DURBAN, South Africa — Black and white political leaders from South Africa's Natal province opened talks here Thursday on establishing a multiracial legislature for the province in what many believe could become a model of power-sharing for the whole country.
Prof. Desmond Clarence, chairman of the conference, said that if these unprecedented negotiations succeed and a single government is established for the region, South Africa's civil unrest could be ended, since the black demand for full political rights would then be satisfied.
Although the focus of the talks will be on bringing together Natal and the autonomous Zulu tribal homeland of Kwazulu, Clarence said, the effort will be followed closely by the entire country, and an agreement on power-sharing here could become the first step toward a new national constitution.
The effort has wide support among Natal's white businessmen, farmers and community leaders. But the biggest push has come from Chief Mangosuthu Gatsha Buthelezi, the chief minister of Kwazulu, whose 7 million Zulus would have the votes to control the controversial new provincial legislature, although presumably with constitutional checks and balances to protect the white, Indian and Colored (mixed-race) minorities here.
"None of us believes that apartheid can last," Buthelezi told the opening session at Durban's crowded City Hall. "Everyone of us knows that change is in the very air we breathe. . . . "
The country's deepening political crisis and Natal's own economic and social realities, he continued, have led people of all races to "recognize that they share but one destiny and they need to talk about that destiny now."
Kwazulu was carved out of bits and pieces of Natal 14 years ago under the apartheid policies of racial separation. The Zulu homeland remains 40 different areas, all shaped like jigsaw pieces. One envisioned result of the conference is to reintegrate Kwazulu and Natal.
Buthelezi also warned that, should the conference fail, "you will, in fact, have failed the people of South Africa as a whole" and proved to many of the country's 25 million blacks that the time for negotiations has passed and that only a revolution will give them power.
While black radicals already assert that "the only thing that is left to do is to maim, burn and kill in order to bring about change in this country," Buthelezi said, "we say such a moment has not come as yet, and we pray that it will never come."
Although militant anti-apartheid groups, including the outlawed African National Congress, the United Democratic Front coalition of anti-apartheid groups and the Natal Indian Congress, were invited, they refused to join Buthelezi's Inkatha, a predominantly Zulu political movement, at the conference. They reject any regional solution to what they see as a national problem and view Buthelezi as a government collaborator.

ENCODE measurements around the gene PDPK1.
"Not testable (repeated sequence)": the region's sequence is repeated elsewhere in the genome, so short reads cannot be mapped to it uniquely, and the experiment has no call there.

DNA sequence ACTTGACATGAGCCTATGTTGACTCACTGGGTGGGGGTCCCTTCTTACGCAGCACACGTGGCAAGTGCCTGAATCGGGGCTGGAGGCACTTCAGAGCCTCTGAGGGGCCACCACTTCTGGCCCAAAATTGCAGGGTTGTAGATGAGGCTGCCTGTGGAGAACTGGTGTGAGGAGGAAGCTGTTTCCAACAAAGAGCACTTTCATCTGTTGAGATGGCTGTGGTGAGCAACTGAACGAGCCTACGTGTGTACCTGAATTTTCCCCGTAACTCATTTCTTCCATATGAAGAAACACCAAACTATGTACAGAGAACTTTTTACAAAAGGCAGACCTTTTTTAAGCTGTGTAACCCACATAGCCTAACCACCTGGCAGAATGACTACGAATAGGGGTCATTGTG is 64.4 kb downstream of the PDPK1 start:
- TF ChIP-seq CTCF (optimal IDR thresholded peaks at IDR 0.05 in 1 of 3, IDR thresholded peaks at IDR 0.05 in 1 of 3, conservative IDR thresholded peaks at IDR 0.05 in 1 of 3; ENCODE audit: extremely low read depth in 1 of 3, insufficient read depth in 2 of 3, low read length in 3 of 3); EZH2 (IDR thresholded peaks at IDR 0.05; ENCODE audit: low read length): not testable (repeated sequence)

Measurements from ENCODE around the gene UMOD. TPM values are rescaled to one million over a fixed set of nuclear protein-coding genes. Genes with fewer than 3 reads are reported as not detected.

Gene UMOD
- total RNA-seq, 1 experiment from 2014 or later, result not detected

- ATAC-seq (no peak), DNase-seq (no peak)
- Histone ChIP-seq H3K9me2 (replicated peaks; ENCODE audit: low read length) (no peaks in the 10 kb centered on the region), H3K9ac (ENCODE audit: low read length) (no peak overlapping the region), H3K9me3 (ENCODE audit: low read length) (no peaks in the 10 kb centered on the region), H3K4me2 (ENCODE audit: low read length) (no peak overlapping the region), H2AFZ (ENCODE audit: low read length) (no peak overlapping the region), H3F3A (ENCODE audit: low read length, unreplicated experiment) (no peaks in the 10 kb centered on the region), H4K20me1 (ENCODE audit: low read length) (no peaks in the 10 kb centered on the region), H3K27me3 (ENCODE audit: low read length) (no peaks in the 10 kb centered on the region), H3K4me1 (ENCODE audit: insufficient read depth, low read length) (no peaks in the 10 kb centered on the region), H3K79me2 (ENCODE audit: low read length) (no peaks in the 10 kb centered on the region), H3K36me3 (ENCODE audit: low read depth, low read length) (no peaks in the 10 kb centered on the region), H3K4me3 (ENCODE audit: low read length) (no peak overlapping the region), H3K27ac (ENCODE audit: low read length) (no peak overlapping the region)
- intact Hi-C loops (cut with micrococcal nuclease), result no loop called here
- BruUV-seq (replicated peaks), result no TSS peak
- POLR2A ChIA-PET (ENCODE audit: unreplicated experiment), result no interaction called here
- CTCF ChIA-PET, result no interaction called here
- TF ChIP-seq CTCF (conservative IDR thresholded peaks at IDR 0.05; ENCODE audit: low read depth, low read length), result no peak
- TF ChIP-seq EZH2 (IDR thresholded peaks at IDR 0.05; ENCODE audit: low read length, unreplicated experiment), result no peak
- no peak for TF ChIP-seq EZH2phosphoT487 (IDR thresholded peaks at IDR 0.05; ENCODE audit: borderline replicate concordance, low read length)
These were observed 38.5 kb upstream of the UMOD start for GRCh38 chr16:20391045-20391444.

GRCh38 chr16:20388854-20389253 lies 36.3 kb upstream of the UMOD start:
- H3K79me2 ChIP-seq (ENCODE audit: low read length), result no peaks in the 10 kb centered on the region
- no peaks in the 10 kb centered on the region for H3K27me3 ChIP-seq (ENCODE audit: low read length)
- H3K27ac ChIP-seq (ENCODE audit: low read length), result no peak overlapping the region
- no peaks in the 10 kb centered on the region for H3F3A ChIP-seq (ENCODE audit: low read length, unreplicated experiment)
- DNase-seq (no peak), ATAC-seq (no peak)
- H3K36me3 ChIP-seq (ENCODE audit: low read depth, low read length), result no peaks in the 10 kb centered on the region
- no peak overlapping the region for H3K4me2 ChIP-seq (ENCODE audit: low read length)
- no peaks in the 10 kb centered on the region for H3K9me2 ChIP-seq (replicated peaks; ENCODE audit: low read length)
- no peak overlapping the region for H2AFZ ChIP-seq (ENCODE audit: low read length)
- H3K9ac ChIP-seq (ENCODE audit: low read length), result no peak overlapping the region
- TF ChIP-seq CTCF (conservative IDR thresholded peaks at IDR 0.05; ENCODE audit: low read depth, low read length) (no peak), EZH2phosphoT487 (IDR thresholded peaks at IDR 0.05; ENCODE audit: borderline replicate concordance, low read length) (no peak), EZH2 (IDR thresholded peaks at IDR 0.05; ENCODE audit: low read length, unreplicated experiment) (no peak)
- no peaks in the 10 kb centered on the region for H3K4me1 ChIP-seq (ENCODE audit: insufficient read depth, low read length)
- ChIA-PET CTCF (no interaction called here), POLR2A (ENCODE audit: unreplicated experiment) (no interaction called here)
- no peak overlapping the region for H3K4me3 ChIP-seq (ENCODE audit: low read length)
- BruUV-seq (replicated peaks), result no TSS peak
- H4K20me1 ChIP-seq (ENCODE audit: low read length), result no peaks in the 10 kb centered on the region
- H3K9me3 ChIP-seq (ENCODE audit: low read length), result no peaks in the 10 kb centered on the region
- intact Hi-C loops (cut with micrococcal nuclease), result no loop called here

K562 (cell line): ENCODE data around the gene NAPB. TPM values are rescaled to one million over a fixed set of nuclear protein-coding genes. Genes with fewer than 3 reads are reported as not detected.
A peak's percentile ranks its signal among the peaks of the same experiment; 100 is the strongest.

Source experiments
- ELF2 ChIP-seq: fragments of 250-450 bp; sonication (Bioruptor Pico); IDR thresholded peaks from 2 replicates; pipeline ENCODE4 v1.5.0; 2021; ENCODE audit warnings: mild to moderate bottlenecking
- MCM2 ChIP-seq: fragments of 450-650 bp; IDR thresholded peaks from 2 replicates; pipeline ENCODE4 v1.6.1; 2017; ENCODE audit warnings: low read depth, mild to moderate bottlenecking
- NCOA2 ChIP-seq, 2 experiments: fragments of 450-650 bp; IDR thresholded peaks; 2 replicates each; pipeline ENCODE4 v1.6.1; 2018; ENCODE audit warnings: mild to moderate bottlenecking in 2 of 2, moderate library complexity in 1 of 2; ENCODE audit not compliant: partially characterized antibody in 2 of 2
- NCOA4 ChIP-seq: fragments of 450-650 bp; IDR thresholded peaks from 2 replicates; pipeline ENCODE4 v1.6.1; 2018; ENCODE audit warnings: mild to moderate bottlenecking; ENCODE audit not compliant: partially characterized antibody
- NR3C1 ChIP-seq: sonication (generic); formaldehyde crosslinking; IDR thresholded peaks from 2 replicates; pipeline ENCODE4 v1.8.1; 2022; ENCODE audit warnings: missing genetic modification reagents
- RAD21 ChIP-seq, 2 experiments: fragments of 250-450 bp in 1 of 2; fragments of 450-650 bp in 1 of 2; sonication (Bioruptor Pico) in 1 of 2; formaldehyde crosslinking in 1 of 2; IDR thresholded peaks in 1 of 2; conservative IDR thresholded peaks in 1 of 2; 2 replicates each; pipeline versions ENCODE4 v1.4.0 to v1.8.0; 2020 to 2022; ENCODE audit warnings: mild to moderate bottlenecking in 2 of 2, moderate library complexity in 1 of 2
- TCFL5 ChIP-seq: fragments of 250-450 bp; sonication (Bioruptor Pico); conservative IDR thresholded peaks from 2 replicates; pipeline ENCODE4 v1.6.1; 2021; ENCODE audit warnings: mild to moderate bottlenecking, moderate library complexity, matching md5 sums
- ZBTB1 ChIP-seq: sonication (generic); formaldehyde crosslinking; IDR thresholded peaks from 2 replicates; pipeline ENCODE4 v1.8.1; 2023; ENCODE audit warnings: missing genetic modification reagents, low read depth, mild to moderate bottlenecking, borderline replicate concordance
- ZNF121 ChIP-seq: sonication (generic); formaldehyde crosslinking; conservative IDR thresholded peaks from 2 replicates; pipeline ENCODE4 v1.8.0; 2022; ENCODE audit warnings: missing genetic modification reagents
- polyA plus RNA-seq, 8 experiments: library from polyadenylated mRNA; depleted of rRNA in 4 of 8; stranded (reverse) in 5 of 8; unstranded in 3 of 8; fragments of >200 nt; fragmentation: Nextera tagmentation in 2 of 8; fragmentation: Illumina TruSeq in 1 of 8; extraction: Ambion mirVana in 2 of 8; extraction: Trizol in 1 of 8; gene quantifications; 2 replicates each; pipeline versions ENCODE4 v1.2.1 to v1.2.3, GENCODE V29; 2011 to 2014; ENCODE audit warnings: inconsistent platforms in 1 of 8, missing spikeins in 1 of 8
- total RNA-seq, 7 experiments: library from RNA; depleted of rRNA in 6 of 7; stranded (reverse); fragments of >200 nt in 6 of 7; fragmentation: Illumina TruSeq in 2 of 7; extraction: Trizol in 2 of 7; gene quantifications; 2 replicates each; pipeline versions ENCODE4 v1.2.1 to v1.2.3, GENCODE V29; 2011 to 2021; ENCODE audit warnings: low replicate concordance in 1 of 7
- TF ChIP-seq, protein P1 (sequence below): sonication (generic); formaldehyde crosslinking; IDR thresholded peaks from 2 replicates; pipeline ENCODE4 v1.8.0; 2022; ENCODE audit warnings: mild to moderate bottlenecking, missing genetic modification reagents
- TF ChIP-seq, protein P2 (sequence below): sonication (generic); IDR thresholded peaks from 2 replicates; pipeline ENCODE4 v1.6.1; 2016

The conference has also been condemned by right-wing white political parties, which want continued apartheid and insist upon racial separation and "white self-determination." The ruling National Party, uncertain of what the negotiations will produce and the effect they will have on its own program of step-by-step reforms, reluctantly agreed to send observers. Thirty-four political parties, business groups and other organizations accepted invitations to participate; seven turned them down.
Frank Martin, the senior member of Natal's executive council, urged other whites to put aside their fears and approach the negotiations with open minds and open hearts.
"Fear is our supreme enemy," Martin said, quoting from a speech at a similar provincial convention 25 years ago that failed to develop a new political system for Natal. "Fear is evil, fear is silly. Fear can destroy, but only love and faith and confidence can create."
The closed-door conference, called an indaba, the Zulu word for a round-table discussion, is expected to last six to eight months, and any decisions will require approval by the central government. An earlier agreement to merge, where possible, the administrative structures of Natal and Kwazulu is pending before the Cabinet.
Meanwhile, Winnie Mandela, wife of the imprisoned African National Congress leader Nelson Mandela, spent most of the day greeting thousands of well-wishers who came to welcome her back to her home in Soweto. She was allowed back after more than eight years in internal exile imposed by government orders intended to ban her from politics.
The government denied that it had formally lifted her "banning orders," in force almost continuously for 23 years, but it did say eventually that it would probably not oppose her court appeal against the orders.
Government spokesmen also left open the possibility that new orders might be drafted, complying with recent court decisions requiring that specific reasons be given for the action, and that her activities might again be restricted under the country's severe security laws.